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Gainesville: Hall still owes $5.3M in SPLOST funds

County attorney: More payments violate cities’ agreements

POSTED: February 6, 2013 11:42 p.m.

Hall County owes the city of Gainesville more than $5.3 million in special purpose local option sales taxes, according to court documents filed by City Attorney James E. Palmour III.

The city filed a lawsuit for breach of contract against the county in Hall County Superior Court on Tuesday afternoon.

It came after months of disagreement over a 2008 agreement between the two that spelled out how SPLOST VI revenue would be split and how it would be paid to the city, correspondence attached to the lawsuit shows.

In addition to asking the court to rule that Hall County owes the money, the complaint also asks that Hall County continue accelerated payments to the city. It also asks that the court rule Gainesville is not responsible for extra money the county pays to the city that’s not offset by tax collection revenue because of the accelerated payments.

Hall County Administrator Randy Knighton said to Gainesville officials that, upon advice from counsel, unless the tax revenue significantly increases, Gainesville has received what it’s entitled to under the agreement.

“Since the city has presently received what is estimated to be its total SPLOST proceeds, there will be no basis for continued SPLOST payments during the next 32 months remaining in the SPLOST VI collection period,” County Attorney Bill Blalock wrote in a January memo to Knighton.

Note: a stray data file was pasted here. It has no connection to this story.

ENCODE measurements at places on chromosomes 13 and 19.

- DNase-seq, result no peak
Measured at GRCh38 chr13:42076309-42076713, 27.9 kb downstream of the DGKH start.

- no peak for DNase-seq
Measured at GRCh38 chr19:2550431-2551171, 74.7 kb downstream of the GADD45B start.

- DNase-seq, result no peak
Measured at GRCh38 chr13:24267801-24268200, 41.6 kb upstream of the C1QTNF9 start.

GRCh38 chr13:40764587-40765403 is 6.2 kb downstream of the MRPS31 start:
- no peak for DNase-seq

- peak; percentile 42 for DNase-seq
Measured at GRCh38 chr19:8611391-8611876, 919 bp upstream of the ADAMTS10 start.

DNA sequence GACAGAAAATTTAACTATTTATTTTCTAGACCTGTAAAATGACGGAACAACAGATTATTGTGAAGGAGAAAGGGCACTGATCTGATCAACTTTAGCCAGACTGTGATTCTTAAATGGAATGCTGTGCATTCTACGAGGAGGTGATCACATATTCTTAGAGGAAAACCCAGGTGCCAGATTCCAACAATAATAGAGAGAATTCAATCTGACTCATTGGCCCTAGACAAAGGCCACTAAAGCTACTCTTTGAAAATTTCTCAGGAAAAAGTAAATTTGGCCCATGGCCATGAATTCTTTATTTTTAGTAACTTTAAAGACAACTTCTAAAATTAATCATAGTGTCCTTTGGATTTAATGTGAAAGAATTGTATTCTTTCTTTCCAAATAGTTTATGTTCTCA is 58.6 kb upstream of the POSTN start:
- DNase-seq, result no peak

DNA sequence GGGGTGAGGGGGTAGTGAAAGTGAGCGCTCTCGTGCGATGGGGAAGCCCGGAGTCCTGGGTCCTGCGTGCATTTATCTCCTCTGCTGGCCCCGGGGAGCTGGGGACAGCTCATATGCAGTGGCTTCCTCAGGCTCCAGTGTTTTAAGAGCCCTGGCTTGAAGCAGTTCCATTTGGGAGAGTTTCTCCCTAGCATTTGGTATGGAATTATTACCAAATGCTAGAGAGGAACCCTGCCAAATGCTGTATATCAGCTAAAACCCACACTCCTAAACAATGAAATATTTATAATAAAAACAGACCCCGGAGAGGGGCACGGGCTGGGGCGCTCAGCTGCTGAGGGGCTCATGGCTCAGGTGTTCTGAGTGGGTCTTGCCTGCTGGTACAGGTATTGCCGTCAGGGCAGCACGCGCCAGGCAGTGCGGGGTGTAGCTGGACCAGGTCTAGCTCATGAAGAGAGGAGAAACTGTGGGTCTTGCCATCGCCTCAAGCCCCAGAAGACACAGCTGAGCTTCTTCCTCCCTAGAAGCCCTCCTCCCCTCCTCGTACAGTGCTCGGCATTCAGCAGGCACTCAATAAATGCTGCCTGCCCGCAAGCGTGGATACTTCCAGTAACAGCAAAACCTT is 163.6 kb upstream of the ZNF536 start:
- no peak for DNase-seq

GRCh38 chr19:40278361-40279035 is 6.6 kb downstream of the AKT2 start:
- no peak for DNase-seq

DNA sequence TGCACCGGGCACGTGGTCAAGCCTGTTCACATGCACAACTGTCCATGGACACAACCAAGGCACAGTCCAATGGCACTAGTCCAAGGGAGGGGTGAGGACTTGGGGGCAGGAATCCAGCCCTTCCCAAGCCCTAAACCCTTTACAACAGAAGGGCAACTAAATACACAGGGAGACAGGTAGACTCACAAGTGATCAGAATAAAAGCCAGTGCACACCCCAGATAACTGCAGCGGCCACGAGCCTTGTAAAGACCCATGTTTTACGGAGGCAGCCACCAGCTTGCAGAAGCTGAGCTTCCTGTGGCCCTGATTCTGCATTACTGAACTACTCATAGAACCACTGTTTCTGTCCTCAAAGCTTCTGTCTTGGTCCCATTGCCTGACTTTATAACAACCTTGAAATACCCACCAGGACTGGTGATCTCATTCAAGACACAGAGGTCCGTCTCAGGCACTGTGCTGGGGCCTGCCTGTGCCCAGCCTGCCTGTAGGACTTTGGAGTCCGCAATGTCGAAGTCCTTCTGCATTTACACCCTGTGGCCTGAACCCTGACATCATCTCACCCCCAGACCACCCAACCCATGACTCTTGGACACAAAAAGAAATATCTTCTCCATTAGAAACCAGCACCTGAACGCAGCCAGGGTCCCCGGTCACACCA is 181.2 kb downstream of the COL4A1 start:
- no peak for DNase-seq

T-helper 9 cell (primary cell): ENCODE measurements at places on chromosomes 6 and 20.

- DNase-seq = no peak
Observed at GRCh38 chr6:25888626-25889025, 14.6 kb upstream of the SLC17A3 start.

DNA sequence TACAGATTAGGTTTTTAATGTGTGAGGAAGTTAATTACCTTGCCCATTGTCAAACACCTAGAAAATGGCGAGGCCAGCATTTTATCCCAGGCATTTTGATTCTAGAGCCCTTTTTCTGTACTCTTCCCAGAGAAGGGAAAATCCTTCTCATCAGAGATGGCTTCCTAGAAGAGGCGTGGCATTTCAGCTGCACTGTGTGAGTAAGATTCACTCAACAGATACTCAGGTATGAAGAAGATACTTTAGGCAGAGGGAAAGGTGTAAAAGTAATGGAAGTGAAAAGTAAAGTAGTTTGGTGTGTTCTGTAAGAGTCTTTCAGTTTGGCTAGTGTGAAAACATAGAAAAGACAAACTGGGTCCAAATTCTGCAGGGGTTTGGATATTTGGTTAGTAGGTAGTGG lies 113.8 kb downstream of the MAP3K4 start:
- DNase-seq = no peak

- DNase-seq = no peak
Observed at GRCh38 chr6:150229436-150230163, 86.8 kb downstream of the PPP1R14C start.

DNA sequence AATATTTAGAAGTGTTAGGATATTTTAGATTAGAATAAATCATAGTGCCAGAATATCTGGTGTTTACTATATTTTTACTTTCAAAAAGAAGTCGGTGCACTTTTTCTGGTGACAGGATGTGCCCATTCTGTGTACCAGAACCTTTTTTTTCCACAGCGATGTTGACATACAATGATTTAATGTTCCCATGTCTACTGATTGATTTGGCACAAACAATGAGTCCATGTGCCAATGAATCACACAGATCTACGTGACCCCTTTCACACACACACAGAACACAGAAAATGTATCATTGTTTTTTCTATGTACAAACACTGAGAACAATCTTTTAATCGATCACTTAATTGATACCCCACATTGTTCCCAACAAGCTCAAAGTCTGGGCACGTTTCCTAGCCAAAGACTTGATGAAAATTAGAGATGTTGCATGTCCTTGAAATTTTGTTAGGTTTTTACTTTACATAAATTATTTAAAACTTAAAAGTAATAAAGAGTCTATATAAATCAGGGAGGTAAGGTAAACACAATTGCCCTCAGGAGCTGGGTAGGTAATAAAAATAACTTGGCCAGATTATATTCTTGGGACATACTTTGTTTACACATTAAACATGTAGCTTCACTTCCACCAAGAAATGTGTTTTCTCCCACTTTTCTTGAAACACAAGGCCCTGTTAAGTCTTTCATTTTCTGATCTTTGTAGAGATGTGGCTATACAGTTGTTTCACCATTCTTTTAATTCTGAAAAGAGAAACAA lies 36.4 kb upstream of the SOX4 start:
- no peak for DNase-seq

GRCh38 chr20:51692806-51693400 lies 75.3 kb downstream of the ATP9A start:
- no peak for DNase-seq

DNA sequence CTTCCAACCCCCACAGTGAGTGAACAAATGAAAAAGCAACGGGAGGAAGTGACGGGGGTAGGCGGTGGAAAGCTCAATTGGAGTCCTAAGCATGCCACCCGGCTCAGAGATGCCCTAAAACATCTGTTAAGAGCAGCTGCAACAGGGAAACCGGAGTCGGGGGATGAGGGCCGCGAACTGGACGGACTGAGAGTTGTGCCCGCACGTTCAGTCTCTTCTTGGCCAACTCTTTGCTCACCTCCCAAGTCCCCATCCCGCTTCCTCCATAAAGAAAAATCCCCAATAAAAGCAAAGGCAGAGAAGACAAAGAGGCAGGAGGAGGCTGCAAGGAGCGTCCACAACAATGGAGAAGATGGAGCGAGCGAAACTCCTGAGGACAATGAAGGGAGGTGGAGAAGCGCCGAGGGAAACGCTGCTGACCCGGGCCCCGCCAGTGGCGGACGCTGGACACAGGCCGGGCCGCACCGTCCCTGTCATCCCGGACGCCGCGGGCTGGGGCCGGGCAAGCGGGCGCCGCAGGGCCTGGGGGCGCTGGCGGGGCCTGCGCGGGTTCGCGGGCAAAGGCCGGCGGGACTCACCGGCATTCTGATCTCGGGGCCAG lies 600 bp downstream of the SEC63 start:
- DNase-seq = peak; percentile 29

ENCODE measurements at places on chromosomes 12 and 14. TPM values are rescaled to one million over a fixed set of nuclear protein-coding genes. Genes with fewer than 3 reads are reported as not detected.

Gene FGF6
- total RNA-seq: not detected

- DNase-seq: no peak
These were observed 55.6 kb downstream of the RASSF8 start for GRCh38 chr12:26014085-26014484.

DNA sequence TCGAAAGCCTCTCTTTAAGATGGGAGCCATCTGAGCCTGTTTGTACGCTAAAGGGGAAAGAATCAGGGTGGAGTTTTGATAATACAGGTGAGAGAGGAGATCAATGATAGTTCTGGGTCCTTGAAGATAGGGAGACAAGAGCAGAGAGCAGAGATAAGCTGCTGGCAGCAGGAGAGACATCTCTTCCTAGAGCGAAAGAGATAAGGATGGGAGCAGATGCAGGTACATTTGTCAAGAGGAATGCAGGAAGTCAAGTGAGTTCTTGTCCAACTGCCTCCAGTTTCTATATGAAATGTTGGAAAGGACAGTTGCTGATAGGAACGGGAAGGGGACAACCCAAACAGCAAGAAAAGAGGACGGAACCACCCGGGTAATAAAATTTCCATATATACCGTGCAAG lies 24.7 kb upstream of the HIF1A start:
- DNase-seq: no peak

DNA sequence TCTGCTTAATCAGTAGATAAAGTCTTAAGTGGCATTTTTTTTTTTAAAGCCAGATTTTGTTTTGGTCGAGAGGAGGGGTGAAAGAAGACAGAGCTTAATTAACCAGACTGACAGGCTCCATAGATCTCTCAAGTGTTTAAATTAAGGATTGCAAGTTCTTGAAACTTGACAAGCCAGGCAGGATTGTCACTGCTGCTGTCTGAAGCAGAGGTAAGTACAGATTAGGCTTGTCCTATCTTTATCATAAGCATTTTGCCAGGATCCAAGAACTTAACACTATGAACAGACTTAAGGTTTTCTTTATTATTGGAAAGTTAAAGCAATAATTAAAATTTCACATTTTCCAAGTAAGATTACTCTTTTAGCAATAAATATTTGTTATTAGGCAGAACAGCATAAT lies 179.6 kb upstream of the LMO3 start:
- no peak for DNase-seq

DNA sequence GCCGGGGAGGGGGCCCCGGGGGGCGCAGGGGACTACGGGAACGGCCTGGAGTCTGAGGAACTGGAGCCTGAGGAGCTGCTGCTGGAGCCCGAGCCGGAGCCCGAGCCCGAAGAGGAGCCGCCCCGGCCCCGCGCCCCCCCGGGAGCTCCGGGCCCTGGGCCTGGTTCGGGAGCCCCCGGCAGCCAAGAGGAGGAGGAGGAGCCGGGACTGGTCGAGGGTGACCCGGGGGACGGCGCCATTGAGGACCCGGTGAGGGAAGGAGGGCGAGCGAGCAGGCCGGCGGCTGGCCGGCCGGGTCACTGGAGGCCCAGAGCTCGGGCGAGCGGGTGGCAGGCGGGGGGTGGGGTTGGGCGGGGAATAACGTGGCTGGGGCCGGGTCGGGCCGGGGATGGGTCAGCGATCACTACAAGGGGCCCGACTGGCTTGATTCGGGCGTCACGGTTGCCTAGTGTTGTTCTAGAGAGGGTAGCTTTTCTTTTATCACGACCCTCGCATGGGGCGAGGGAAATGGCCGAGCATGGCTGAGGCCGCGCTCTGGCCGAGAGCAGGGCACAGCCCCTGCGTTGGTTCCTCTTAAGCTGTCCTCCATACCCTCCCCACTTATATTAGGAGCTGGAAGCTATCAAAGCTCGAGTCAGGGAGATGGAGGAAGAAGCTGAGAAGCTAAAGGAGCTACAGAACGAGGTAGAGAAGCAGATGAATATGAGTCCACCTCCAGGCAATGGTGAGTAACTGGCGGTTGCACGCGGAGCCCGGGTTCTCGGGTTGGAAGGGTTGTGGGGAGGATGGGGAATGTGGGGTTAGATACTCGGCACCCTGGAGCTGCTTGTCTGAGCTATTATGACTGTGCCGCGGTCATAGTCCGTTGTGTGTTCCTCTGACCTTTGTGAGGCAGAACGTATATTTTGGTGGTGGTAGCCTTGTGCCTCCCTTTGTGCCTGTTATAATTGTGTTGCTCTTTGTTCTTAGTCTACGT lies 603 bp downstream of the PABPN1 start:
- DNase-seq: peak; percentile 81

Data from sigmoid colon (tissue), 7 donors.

In the intergovernmental agreement, Hall County agreed to make 48 monthly payments to Gainesville of $593,750, which is $7.1 million a year and after four years, Gainesville would receive $28.5 million, about 17.6 percent of what is now projected to be the total SPLOST VI revenue collection. However, the agreement also says that Gainesville’s share of “total SPLOST VI collections” would be about 14.79 percent and the city would pay back the surplus funds the county advanced it and pay an annual interest fee to Hall for the additional upfront money.

“They agreed to pay us four years of installments, and they did not meet their obligation the last year,” Gainesville Mayor Danny Dunagan said Tuesday evening. “That’s a breach of contract.”

Gainesville wanted the speeded-up payments to finance its $20.4 million public safety complex on Queen City Parkway that opened in 2010. It stills owes $6 million on the project.

SPLOST VI, a penny sales tax approved by the voters to pay for projects in Hall County and the neighboring cities, started in July 2009 and runs until June 2015. It was expected to collect about $240 million, but that was revised downward to a projected $162 million. The complaint filed with the court said Gainesville was to receive 80.3 percent of the municipal allocation of SPLOST V funds and it claims it should be credited $185,659 against the payments it says Hall County owes for SPLOST VI. Blalock said continuing to pay the city was “illegal” and would violate its agreements with the other cities.

Hall County Purchasing Manager Tim Sims sent an email to Melody Marlowe, Gainesville administrative services director, in early June of last year that said the city was nearing the end of its payments. Marlowe has said the county has paid Gainesville $23,156,250 in SPLOST VI revenue. Hall officials say the city is only entitled to $23,959,800, which is 14.79 percent of $162 million. Marlowe replied to Sims’ email, saying that the city was assuming it would receive the full 48 months of payments regardless of the actual amounts of collections.

Knighton sent a letter to Gainesville City Manager Kip Padgett dated Jan. 28 that said the city would have about a 14 percent share of the estimated tax revenue in 40 months, not 48 months, and the county was stopping the payments.


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